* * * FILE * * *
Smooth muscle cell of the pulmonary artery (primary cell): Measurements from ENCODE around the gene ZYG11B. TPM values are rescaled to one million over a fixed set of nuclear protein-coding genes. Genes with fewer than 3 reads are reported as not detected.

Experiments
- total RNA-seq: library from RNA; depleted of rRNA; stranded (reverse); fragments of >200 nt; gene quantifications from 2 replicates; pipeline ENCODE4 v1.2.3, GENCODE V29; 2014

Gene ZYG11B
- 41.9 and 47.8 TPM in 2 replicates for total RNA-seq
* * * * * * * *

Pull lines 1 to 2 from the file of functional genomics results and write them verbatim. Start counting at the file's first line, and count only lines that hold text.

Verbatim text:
Smooth muscle cell of the pulmonary artery (primary cell): Measurements from ENCODE around the gene ZYG11B. TPM values are rescaled to one million over a fixed set of nuclear protein-coding genes. Genes with fewer than 3 reads are reported as not detected.

Experiments